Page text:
Health Promotion and Wellness

What can I do with a B.S. degree in Wellness Management?

The Health Promotion and Wellness department offers a unique multidisciplinary major leading to the Baccalaureate of Science degree in Wellness Management. The program is designed to prepare students to assume roles as wellness/health promotion and fitness professionals in private business and industry, community organizations, and health care and insurance agencies. We also offer an on-line graduate certificate in Health and Wellness.

The Wellness Management major is unique in the SUNY system because it combines both fitness and health promotion disciplines along with business. The major, along with carefully selected electives, could also prepare students for continuing study in allied health professions such as; nursing, physical therapy, occupational therapy, dietetics/nutrition, and physician's assistant. To learn more about careers in the allied health professions click here

*  It's expected that employment of fitness trainers and instructors is expected to grow by 24 percent from 2010 to 2020, faster than the average for all occupations (Bureau of Labor Statistics). As businesses and insurance organizations continue to recognize the benefits of health and fitness programs for their employees, incentives to join gyms or other fitness facilities will increase the need for workers in these areas.

* Likewise, employment of health educators is expected to grow by 37 percent from 2010 to 2020, much faster than the average for all occupations (Bureau of Labor Statistics). Growth will be driven by efforts to reduce healthcare costs by teaching people about healthy habits and behaviors.

* Employment of registered nurses is expected to grow 26 percent from 2010 to 2020, faster than the average for all occupations (Bureau of Labor Statistics). Growth will occur primarily because of technological advancements; an increased emphasis on preventative care; and the large, aging baby-boomer population who will demand more healthcare services as they live longer and more active lives.

* Employment of physical therapists is expected to increase 39 percent from 2010 to 2020, much faster than the average for all occupations (Bureau of Labor Statistics). Demand for physical therapy services will come, in large part, from the aging baby boomers, who are staying active later in life than previous generations did.

* Employment of occupational therapists is expected to increase 33 percent from 2010 to 2020, much faster than the average for all occupations(Bureau of Labor Statistics). Occupational therapy will continue to be an important part of treatment for people with various illnesses and disabilities, such as Alzheimer's disease, cerebral palsy, autism, or the loss of a limb.

* Employment of dietitians and nutritionists is expected to increase 20 percent from 2010 to 2020, faster than average for all occupations (Bureau of Labor Statistics). In recent years, there has been increased interest in the role of food in promoting health and wellness, particularly as a part of preventative healthcare in medical settings. The importance of diet in preventing and treating illnesses such as diabetes and heart disease is now well known. More dietitians and nutritionists will be needed to provide care for people with these conditions.  An aging population also will increase the need for dietitians and nutritionists in nursing homes.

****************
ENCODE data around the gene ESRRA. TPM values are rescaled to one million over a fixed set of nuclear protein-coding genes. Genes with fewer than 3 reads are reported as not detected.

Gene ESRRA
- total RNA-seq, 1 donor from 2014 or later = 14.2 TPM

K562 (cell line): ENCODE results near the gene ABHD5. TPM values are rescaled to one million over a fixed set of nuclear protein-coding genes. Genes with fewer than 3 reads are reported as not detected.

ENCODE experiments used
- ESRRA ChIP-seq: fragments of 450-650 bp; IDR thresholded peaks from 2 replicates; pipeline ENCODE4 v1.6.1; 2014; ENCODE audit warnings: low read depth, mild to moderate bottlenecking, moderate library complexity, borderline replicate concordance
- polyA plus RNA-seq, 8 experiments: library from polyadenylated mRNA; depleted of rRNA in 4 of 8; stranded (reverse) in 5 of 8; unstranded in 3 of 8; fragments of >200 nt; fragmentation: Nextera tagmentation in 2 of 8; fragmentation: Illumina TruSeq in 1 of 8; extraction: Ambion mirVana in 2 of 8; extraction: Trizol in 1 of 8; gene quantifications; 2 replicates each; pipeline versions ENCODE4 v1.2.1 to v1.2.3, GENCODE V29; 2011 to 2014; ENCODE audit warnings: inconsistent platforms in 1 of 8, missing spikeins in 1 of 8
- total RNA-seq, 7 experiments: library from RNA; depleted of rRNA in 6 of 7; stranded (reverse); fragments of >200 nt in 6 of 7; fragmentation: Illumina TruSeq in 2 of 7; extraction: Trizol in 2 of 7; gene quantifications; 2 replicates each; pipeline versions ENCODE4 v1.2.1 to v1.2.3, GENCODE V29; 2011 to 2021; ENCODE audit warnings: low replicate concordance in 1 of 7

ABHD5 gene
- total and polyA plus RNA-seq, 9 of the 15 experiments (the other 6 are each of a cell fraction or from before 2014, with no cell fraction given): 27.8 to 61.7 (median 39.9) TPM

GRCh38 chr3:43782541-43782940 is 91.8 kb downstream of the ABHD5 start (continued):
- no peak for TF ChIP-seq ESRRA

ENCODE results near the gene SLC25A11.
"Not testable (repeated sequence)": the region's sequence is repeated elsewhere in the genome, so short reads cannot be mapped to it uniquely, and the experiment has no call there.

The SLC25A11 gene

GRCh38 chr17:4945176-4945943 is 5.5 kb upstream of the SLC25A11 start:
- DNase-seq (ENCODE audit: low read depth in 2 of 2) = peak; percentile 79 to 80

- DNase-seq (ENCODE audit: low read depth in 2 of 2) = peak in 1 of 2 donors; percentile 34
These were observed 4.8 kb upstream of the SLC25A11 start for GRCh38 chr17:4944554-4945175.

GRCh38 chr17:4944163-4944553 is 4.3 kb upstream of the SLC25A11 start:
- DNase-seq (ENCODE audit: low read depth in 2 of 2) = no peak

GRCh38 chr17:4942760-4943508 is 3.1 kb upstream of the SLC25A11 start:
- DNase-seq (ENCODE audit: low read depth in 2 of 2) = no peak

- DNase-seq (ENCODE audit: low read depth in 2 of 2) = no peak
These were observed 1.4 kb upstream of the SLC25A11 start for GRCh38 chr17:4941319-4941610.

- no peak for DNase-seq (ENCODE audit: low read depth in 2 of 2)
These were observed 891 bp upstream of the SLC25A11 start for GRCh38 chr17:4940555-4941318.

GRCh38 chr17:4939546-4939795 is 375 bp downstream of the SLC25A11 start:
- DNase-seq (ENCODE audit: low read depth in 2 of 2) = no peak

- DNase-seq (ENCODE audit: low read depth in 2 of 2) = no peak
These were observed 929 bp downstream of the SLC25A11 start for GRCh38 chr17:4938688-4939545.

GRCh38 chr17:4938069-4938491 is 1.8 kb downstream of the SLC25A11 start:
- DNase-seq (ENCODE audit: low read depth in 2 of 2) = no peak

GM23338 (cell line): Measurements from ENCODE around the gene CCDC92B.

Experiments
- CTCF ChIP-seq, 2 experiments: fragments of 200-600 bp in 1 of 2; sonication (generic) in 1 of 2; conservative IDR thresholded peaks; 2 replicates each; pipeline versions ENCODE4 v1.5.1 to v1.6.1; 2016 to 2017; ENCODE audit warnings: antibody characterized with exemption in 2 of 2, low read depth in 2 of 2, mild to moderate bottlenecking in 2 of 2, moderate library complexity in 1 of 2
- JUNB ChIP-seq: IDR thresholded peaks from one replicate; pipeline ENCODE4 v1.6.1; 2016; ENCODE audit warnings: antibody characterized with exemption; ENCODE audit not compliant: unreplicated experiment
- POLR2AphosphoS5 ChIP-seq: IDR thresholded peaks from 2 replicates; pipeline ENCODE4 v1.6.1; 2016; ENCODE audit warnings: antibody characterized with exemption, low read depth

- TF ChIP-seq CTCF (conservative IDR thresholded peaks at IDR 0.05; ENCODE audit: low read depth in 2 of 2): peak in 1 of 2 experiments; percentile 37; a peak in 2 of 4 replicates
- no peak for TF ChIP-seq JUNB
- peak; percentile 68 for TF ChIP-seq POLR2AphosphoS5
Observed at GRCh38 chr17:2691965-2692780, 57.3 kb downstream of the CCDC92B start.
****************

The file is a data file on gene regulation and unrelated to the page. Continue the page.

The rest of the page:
* Employment of physician assistants is expected to increase 30 percent from 2010 to 2020, much faster than the average for all occupations (Bureau of Labor Statistics). As more physicians enter specialty areas of medicine, there will be a greater need for primary healthcare providers, such as physician assistants.

* Aging baby boomers, one group that increasingly is becoming concerned with staying healthy and physically fit, will be the main driver of employment growth in fitness and health workers. An additional factor is the combination of a reduction in the number of physical education programs in schools with parents' growing concern about childhood obesity. This factor will increase the need for fitness workers to work with children in nonschool settings, such as health clubs. Increasingly, parents also are hiring personal trainers for their children, and the number of weight-training gyms for children is expected to continue to grow. Health club membership among young adults has grown steadily as well, driven by concern with physical fitness and by rising incomes. People with degrees in fitness/wellness-related subjects will have better opportunities because clients prefer to work with people they perceive as higher quality trainers. Trainers who incorporate new technology and wellness issues as part of their services may be in more demand (Bureau of Labor Statistics).

* An increasing number of employers are requiring fitness/wellness workers to have a bachelor's degree in a field related to health or fitness, such as exercise science or physical education. Some employers allow workers to substitute a college degree for certification, but most employers who require a bachelor's degree also require certification.